In contrast to similar CD8-depletion studies in macaques with simian immunodeficiency virus (SIV) challenge, which leads to uncontrolled viral replication34,35, the absence of CD8 cells did not overtly affect the control of ZIKV in serum. The marginal delay in serum viral loads in CD8-depleted macaques contrasted patterns observed by our own group and others9,12, but the small sample size of the present study limited meaningful statistical analysis. CD8-depleted macaques appeared to have a higher persistence of virus in the lymphatic tissues and semen, which might have resulted in the greater magnitude of neutralizing antibodies in these animals. However, the different durations of infection before necropsy in rhesus and cynomolgus macaques made it impossible to compare all CD8-depleted and nondepleted animals directly. Neural lesions were also evident at necropsy in CD8-depleted but not in nondepleted animals, but our inability to detect viral RNA in brain sections from these animals precludes the conclusion that these lesions were virus associated. The mock-depleted cynomolgus macaque C84545 was the only animal with ZIKV identified in the brain, and this animal also showed the highest and most persistent level of viral RNA in CSF, raising the possibility that antibody administration alone may have an indirect effect on viral persistence. Overall, these data do not link the absence of CD8 cells to worse disease outcomes; rather, our findings point to small trends in viral dynamics and dissemination following CD8 depletion that warrant follow up in a more comprehensive study.

In line with the rapid control of serum viremia in CD8-depleted and nondepleted animals, we detected phenotypic changes in several innate and adaptive immune cell subsets in both cohorts, suggesting balanced responses to infection. Monocytes in all animals showed high levels of activation soon after infection, but these patterns were most robust in nondepleted animals. Although a mechanism underlying the attenuated monocyte activation in CD8-depleted animals remains unclear, the collateral depletion of NK cells by CD8 depletion might have disrupted a dynamic crosstalk between NK cells and monocytes that is known to co-activate both cell types36,37. Additionally, CD8-depleted animals showed lower levels of transcriptional activity in monocytes, which might also be a consequence of such a crosstalk mechanism. Unlike patterns of monocyte activation, which appeared to be affected by CD8 depletion, we also observed transient increases in monocyte frequencies, but these changes seemed mainly dependent on the macaque species rather than the presence of CD8 cells. The immediate increase in classical monocytes may be analogous to the monocytosis that accompanies acute ZIKV replication in human patients23, and the expansion of intermediate and nonclassical monocytes are consistent with the effects of ZIKV infection in human monocytes23,38, as monocytes are primary targets of ZIKV in the blood39.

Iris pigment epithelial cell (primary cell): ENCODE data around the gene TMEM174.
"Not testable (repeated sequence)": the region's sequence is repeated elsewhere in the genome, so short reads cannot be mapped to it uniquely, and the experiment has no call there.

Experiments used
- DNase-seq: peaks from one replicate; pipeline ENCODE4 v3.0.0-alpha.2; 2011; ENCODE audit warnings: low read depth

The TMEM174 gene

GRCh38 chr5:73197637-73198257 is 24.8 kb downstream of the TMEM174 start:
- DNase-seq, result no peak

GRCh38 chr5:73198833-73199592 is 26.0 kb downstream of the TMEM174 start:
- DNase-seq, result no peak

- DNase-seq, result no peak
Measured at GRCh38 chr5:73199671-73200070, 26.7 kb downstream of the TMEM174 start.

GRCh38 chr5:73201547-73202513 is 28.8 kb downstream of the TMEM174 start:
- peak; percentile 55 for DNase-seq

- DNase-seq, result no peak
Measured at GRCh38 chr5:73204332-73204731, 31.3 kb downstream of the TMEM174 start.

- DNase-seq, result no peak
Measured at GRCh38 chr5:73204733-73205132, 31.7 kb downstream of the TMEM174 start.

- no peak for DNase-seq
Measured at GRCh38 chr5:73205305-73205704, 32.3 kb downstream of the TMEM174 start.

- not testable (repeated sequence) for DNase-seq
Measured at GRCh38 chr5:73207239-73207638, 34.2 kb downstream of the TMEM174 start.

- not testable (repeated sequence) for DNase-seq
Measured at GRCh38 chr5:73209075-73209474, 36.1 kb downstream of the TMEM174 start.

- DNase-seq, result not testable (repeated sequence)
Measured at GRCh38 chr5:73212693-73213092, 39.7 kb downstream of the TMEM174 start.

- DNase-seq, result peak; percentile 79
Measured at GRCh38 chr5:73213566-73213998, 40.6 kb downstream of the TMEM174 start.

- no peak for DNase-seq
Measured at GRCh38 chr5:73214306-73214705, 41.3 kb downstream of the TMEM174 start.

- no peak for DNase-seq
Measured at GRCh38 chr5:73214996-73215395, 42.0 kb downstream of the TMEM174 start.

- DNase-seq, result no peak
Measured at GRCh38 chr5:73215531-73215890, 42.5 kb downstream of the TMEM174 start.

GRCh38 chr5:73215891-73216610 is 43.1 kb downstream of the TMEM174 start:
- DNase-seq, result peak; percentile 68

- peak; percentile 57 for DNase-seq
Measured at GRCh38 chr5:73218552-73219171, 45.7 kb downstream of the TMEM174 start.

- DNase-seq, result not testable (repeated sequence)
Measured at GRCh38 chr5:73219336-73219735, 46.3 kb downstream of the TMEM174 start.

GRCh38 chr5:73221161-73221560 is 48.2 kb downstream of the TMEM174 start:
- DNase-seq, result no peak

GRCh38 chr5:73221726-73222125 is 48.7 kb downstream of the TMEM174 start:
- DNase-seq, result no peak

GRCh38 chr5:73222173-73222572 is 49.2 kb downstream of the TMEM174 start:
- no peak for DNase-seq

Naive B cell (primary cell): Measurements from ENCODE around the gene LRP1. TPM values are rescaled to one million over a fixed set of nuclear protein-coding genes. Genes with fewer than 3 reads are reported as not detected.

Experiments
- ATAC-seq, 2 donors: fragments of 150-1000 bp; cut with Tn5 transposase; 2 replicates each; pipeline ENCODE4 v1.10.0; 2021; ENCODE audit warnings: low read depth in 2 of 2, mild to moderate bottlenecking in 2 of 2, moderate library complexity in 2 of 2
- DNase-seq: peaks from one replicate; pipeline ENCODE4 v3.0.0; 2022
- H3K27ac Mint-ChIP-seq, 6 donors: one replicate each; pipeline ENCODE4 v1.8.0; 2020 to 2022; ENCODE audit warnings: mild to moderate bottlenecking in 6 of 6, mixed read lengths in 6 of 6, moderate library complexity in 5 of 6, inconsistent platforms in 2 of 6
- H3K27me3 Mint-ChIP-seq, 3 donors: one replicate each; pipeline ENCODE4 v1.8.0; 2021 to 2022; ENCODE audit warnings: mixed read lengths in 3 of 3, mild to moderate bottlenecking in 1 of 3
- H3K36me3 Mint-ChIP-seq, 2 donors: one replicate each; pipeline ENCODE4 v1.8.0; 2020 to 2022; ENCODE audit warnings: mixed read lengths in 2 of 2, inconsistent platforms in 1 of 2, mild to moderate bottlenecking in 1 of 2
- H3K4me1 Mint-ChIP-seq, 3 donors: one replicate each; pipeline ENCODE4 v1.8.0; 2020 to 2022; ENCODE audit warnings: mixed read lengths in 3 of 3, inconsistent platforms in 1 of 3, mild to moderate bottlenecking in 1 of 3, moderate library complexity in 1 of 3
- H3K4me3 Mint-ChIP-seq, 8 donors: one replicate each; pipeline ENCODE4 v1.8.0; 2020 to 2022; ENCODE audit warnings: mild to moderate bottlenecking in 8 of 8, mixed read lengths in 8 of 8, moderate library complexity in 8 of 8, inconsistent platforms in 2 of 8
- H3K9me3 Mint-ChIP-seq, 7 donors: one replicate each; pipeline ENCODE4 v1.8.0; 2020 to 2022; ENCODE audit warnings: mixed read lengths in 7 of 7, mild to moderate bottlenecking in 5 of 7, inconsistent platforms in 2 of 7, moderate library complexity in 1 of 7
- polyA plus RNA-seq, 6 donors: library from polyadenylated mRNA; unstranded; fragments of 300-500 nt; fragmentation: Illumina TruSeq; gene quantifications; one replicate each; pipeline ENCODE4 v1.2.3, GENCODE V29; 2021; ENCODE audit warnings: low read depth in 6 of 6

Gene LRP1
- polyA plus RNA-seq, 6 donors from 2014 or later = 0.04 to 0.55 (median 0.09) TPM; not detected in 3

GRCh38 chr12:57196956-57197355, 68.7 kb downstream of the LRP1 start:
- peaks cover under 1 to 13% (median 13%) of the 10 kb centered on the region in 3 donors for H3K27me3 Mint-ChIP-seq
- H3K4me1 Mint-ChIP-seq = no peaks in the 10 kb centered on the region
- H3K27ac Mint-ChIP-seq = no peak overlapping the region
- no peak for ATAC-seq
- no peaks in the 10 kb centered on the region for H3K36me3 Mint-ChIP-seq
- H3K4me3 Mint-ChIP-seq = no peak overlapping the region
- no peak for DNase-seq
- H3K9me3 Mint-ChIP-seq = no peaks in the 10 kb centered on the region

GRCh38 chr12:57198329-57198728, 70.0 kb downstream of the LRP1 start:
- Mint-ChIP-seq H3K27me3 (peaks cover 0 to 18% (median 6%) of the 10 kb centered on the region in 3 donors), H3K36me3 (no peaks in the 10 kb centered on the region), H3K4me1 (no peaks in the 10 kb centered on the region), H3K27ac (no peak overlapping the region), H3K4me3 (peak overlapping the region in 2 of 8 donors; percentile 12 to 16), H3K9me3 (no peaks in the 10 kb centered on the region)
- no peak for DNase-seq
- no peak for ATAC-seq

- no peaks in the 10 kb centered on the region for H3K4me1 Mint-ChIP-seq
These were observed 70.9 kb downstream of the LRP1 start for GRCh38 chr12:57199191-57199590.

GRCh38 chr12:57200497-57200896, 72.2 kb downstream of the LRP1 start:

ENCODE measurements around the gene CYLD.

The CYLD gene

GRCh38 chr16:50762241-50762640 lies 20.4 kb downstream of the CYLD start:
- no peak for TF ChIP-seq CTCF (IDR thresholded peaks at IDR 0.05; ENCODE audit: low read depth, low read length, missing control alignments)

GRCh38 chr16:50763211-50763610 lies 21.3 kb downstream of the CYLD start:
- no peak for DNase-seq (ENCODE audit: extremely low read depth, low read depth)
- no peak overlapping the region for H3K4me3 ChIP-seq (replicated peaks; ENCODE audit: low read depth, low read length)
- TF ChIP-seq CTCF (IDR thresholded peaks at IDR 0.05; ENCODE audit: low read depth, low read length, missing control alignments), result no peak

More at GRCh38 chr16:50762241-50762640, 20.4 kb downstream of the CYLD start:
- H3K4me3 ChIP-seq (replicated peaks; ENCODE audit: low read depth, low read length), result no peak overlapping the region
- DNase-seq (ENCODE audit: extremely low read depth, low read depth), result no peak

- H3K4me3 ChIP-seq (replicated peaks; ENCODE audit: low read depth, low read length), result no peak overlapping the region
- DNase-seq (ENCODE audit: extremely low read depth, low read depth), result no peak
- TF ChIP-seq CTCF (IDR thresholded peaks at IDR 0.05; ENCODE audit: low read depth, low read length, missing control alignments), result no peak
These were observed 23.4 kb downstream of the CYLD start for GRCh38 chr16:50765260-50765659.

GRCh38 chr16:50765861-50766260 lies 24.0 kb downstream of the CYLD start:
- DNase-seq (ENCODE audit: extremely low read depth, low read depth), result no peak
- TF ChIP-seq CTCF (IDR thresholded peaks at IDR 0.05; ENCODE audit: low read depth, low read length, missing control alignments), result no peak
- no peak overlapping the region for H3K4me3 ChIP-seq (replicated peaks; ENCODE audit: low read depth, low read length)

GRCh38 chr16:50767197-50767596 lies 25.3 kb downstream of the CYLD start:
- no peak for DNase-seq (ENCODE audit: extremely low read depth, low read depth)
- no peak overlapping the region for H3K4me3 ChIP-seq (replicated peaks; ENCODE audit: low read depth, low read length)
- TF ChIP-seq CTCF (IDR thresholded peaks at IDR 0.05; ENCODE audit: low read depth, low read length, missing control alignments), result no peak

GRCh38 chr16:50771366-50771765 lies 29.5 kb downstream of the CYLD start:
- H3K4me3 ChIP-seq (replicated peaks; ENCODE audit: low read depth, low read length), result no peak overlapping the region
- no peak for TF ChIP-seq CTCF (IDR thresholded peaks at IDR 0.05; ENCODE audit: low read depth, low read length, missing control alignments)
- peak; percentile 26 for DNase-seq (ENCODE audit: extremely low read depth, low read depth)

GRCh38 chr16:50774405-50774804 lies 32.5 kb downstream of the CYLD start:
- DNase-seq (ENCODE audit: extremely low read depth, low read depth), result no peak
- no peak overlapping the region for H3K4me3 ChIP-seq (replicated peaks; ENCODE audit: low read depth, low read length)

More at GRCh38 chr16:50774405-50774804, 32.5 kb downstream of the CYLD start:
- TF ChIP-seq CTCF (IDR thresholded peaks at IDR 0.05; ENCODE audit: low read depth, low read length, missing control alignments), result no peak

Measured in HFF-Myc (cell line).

Finally, we detected phenotypic changes in CD4 and CD8 T cells, implying some involvement of the adaptive immune system in controlling infection. CD8 T cell subsets showed increases in proliferation and activation in the nondepleted animals, and intriguingly, similar changes in CD4 T cells occurred primarily in CD8-depleted animals. These responses were antigen-specific and functional, and peptide stimulation experiments reinforced the finding of higher magnitude CD4 T cell responses in CD8-depleted animals. All rhesus macaques also appeared to mount efficient humoral responses, but neutralizing antibodies persisted longer in the CD8-depleted animals. Experiments in mice have shown the plasticity of protection among adaptive immune responses during ZIKV infection, where the depletion of CD4 T cells or CD8 T cells promotes other branches to control infection40, so perhaps a similar immune dynamic exists in macaques. There is also precedence in mice and in humans for CD8 T cell responses to ZIKV5,6,41,42,43, which seems to be the case in macaques as well, although these responses were not crucial for controlling viremia. We caution that we failed to detect antigen specific T cell responses in cynomolgus macaques, so further work is needed to confirm whether these responses are important in other NHP species.

In summary, our findings describe innate and adaptive immune responses that may be important in controlling acute ZIKV infection in NHPs. While in this model CD8 T cells appear to be dispensable for limiting viremia, these cells may have a role in restricting the dissemination of ZIKV in tissues where the virus could persist. If confirmed, these findings would implicate CD8 cells in the long-term control of ZIKV in nonhuman primates.